Program introduced at Florence school
FLORENCE – The squeals of joy and a plethora of giggles filled the new gym at Mars Hill Bible School early Wednesday morning.
The source of the laughter was easy to pinpoint – a couple of kindergarten classes getting their initiation into golf through S.N.A.G. (Starting New At Golf), a program being introduced into area schools throughhe Chris and Patricia Burns Junior Golf Foundation.
Using plastic clubs and tennis-balls, kids formed groups and took turns aiming at and trying to hit targets under the watchful eyes of instructors such as Les Holcombe, Daniel Creel, Tim King, Lee Fowler and others.
The goal of the new foundation, according to Fowler, is to honor the work of Burns, the now-retired head professional at Florence Country Club, with S.N.A.G. being the vessel to get kids hooked on golf.
S.N.A.G. honors Chris Burns’s work with kids
Developing junior golfers was a staple of Burns’s 40-plus years as the head pro at Florence Country Club. Many amateur golfers in and around the Shoals got their start at one of Burns’ summer clinics at FCC, which nearly always totaled 100 or more junior golfers. Burns instructed numerous successful junior golfers, including PGA Tour professional Stewart Cink and Chad Parker, who is now the president and general manager at the East Lake Golf Club in Atlanta.
“The whole purpose is to break down the barrier of cost and access for kids to learn how to play golf,” said Fowler, who grew up attending Burns’ clinics. “If you aren’t paying attention to it, there’s no place for kids to go to learn how to play golf. There are some summer clinics that pop up, and if you have a lot of money you can go take private lessons.”
Once S.N.A.G. gets kids hooked on golf in elementary school P.E. classes, the hope is that they will pursue the sport further.
More than a physical game
Fowler said to be good at golf, a player doesn’t have to be a tremendous athlete.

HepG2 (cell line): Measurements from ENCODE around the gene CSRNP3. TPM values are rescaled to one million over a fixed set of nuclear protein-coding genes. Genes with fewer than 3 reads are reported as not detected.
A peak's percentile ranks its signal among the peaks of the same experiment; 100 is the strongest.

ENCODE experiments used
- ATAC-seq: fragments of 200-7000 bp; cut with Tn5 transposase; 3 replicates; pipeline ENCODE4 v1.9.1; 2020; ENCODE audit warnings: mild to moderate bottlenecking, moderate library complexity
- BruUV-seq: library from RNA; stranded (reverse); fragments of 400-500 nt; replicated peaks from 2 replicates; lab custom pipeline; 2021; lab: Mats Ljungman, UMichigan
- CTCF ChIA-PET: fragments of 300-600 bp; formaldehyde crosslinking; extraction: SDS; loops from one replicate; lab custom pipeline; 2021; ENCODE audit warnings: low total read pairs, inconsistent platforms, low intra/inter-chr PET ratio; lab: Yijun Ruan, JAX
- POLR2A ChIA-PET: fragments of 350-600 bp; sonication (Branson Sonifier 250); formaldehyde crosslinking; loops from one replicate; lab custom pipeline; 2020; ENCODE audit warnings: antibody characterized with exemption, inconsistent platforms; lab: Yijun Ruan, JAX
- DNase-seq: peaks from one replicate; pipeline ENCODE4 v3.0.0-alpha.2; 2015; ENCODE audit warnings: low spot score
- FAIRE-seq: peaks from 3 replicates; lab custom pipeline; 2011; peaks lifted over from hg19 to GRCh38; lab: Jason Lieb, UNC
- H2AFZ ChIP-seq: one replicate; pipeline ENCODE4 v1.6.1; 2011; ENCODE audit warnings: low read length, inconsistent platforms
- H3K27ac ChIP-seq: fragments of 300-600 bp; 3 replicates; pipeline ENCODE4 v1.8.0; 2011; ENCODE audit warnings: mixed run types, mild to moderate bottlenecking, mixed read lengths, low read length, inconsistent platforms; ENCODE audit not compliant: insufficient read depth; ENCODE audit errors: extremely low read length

“It’s such a good game because it teaches you so many lessons,” Fowler said, “You don’t have to be a star athlete to be good in golf. It gives a lot of semi-athletic kids something they can be really good at.”
Fowler hopes to have S.N.A.G. in every elementary school P.E. curriculum in Lauderdale and Colbert counties.
. To date, the Chris and Patricia Burns Junior Golf Foundation, which started with a $25,000 donation, has raised enough money to purchase equipment for six schools. An April golf tournament at Turtle Point Yacht and Country Club in Killen will add to their funds. All money raised goes into S.N.A.G. programs.
Burns said he his honored to be a part of the initiative to return junior golf to the forefront in the area.
“I’m not so happy for me, but for the kids who are going to benefit from this,” he said. “That’s what is really important. Golf is such a great sport. Hopefully, it will get kids involved in golf who might not otherwise have had a chance. When I was growing up, I had to learn how to play along a dirt road until I was about 12. The game has helped me go a lot of places. I hope the community will embrace it.”
If the inaugural classes at Mars Hill Bible School are any indication, S.N.A.G. appears as if it will be a success. Kids had a good time and seemed to enjoy the challenge of hitting targets.
“Ultimately it is about the kids,” Mars Hill Assistant Principal Matt Burgess said. “That’s what the Chris and Patricia Burns Foundation is all about. It’s about getting young kids involved in golf so it will stick with them longer. We hope all the schools embrace it. When Lee reached out and asked if Mars Hill would be interested in it, we said we would love it. If the kids do the same thing in P.E. everyday, they get tired of it. This is something different and they get excited.”
Gregg Dewalt is the editor of Alabama Golf News
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All photos by Gregg Dewalt